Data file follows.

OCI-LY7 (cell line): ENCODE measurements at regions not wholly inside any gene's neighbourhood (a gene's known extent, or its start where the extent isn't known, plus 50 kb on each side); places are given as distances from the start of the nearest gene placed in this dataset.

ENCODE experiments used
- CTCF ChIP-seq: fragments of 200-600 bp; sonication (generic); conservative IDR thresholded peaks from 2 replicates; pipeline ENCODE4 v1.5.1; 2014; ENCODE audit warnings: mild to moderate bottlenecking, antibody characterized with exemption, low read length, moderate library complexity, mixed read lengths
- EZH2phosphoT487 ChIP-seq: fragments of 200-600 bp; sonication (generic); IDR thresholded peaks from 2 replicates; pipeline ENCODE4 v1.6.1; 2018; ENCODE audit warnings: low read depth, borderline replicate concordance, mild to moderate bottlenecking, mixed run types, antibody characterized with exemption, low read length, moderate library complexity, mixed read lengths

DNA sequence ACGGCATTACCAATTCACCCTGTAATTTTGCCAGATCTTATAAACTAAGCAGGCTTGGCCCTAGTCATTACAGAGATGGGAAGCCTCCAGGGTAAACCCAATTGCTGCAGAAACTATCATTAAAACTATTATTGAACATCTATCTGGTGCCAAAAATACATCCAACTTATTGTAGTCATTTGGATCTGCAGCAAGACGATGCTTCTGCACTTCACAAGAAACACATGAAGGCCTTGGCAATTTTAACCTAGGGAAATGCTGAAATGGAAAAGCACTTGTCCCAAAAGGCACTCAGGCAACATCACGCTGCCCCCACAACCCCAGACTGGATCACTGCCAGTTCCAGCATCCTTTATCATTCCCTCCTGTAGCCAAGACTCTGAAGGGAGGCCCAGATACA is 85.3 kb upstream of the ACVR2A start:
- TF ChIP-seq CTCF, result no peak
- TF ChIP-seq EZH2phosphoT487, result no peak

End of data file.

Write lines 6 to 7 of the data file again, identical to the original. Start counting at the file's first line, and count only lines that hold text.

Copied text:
- TF ChIP-seq CTCF, result no peak
- TF ChIP-seq EZH2phosphoT487, result no peak